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How Humble Should Leaders Be? Fantastic Story About Someone You Know

Humble Leaders Shaking Hands

There are many important qualities great leaders should have, but one of the most important is humility. Humble leaders care just as much about the senior leaders in their organization as they do about those at the lowest levels.

And the greatest and most humble of leaders not only care about them, but their families as well.

Barry Jackson, a connection of mine on LinkedIn, recently took the time to share the following wonderful story of Richard Branson, an effective leader and one of the richest men in the world. He is the founder and chairman of Virgin Group.

I love this story and it is a great follow-up to a post I did not too long ago titled “It’s Not Just Rewards and Recognition – Leaders Acknowledge People!” Humility and successful leadership go hand in hand.

Here is the story from Barry in his own words in regards to this important leadership quality.

“In the context of remembering names, may I share a personal experience with you, Mike.

Some years ago, I was given the task of organizing a medical symposium in the south of England. One of the hotels I visited while checking suitable venues was flying the Virgin flag (Richard Branson’s company). So when I arrived at the front desk I asked Mary, the receptionist, if she’d ever met Richard Branson.

Her response absolutely blew me away. She said, ‘Yes, and he’s the most wonderful man I’ve ever met in my life.’

She went on to relate the following story. Shortly after buying the hotel, Mr.Branson made an appointment to see the hotel manager. On arrival the first person he met was Mary, who happened to be cleaning the carpet at the time. She knew who he was of course and said, ‘You’ll be wanting to see the manager.’ He replied, ‘Yes, but tell me about yourself first.’ He spent 20 minutes with Mary before keeping his appointment with the manager.

He spent all day at the hotel, spending at least 20 minutes with each member of the staff from the top guy to the lady who cleaned the toilets. BUT, that wasn’t the punchline.

Six months later, Branson paid another visit. Mary had been promoted to receptionist, but he recognized her immediately and addressed her by name. ‘Not only that,’ she said, ‘he remembered that I had a little girl and what her name was; and that she was about to have her tonsils removed, and he wanted to know if she was all right. He was like that with every member of the staff.’

Now, I don’t believe that Richard Branson has that good a memory. He must have written a lot of notes after his first visit, and he must have spent a lot of time reading them over again before that second visit. That must have been time-consuming, but it shows the importance he places on human relationships and that he devotes the same importance to the relationship irrespective of the person’s rank.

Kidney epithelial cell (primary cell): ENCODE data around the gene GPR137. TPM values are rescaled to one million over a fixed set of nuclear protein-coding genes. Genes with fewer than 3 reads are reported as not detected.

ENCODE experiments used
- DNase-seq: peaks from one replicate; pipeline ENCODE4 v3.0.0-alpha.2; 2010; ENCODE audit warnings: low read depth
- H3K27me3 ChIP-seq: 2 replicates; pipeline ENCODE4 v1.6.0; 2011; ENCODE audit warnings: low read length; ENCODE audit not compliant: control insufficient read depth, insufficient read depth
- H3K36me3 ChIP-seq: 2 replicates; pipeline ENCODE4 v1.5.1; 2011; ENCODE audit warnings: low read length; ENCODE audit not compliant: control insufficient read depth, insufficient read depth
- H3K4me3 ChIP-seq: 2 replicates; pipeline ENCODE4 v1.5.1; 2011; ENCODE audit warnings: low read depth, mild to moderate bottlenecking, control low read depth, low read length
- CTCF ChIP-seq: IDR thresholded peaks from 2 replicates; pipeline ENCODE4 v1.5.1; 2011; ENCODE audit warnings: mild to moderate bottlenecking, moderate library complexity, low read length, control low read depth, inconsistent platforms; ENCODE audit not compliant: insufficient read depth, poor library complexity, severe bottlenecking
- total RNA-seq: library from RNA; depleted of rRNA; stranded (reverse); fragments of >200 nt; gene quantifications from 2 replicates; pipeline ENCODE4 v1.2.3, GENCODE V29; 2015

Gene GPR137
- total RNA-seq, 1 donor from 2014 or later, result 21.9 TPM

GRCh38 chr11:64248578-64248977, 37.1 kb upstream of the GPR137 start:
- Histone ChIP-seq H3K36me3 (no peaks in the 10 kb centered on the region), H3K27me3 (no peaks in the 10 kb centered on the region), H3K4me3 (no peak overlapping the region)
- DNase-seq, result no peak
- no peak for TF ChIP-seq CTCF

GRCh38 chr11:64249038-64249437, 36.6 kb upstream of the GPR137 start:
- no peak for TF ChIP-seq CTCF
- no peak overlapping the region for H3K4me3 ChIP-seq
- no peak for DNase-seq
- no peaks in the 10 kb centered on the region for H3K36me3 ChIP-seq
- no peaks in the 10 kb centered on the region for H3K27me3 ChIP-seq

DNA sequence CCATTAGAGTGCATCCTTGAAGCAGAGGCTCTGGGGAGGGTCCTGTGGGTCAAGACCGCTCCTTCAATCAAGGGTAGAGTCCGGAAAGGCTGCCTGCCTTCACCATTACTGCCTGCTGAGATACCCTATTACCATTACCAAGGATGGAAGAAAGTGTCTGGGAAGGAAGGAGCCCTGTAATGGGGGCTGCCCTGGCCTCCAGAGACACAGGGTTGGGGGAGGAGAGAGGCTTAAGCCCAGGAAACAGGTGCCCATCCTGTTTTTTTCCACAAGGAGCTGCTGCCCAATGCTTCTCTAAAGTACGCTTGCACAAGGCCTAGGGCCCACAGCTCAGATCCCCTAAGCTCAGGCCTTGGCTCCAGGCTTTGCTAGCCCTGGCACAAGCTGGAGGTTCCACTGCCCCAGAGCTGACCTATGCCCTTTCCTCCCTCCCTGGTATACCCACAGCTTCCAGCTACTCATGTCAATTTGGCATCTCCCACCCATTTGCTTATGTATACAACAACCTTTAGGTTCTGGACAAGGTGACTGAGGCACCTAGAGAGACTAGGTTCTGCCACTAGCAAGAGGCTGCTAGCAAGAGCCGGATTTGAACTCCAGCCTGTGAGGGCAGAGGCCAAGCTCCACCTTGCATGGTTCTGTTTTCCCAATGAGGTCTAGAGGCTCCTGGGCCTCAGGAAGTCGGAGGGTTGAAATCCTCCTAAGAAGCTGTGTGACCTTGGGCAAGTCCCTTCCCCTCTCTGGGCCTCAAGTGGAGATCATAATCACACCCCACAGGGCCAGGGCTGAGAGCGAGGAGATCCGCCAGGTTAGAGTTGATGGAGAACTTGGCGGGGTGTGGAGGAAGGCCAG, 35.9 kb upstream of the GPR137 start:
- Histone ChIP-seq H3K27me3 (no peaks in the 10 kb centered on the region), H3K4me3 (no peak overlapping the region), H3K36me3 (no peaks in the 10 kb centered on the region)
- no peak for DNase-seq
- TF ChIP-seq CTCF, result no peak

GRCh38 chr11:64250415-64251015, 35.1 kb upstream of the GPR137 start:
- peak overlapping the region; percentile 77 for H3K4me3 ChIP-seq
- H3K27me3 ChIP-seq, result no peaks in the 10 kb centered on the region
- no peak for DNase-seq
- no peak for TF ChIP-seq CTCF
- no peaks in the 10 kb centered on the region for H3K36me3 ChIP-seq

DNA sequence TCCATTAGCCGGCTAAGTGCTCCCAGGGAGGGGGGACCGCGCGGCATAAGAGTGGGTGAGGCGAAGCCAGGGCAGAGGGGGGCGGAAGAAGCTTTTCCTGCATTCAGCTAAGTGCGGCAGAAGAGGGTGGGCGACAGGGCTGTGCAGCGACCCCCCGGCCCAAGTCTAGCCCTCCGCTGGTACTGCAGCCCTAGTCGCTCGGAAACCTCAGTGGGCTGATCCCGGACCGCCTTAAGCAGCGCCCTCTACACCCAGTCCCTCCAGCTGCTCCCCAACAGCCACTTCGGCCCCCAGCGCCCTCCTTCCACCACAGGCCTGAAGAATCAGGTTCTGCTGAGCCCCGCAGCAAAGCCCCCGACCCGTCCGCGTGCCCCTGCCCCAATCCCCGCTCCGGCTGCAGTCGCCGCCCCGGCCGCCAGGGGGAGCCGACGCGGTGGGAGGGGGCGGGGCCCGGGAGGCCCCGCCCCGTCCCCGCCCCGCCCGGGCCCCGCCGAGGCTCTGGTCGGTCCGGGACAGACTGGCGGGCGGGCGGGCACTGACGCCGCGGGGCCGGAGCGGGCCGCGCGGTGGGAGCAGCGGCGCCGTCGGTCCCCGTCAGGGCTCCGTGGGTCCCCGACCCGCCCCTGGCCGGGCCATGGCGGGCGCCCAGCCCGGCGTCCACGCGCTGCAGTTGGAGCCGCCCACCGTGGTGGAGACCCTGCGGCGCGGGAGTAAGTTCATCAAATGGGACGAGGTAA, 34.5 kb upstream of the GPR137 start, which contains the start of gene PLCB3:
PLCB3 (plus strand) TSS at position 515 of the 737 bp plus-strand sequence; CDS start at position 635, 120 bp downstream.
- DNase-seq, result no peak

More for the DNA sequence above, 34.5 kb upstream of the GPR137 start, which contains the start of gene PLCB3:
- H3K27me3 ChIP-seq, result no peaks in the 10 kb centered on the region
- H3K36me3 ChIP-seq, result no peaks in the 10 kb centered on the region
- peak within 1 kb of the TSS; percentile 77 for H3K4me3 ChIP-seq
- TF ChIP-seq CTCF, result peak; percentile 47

Everyone I’ve met who knows Richard Branson personally has told me the same thing… that he’s the most wonderful person in the world to work for. Feel free to share that story Mike. I haven’t asked his permission, but I’m sure Richard wouldn’t mind!”

How humble should leaders be? Humble enough to take time with people and respect and care about each one regardless of their position. And to realize that we are all part of something big, not just the “big guys.”

Question: Do you have a story of humility and leadership? Please share, we might even post it with your permission of course. Comment below.

Related post you might enjoy: Being a humble leader isn’t that is it? Very Funny Video

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  • Brian Gros Louis

    Michael, I share a similar experience with the founding management of Staples when we were experiencing explosive growth of 100+ stores per year back in the early 90′s. the executive team would visit stores and get to know all of the employees by name, as well as the depth of their families, etc. Each time a store visit occurred from then on, the executives engaged employees in conversations about their families and focused on them as individual assets to the company success. That was a rewarding experience with management.

  • Priya

    Hi,

    Thank you very much for this wonderful story.

    There is some great learning in it.

    Thank you Richard for inspiring us and Barry and Mike for sharing on this platform.

    Regards
    Priya

    • http://www.teamworkandleadership.com Michael Rogers

      You are welcome Priya. Yes, thanks to both Richard and Barry : )

      Mike

Want to Know More About The Author of This Post?

I have led, trained and consulted in business with hundreds of individuals and teams on leadership and team concepts. My greatest satisfaction in life is seeing others succeed. I am currently the owner of "Teamwork and Leadership Bloggings with Michael Rogers" and OpenTheMeeting.com.

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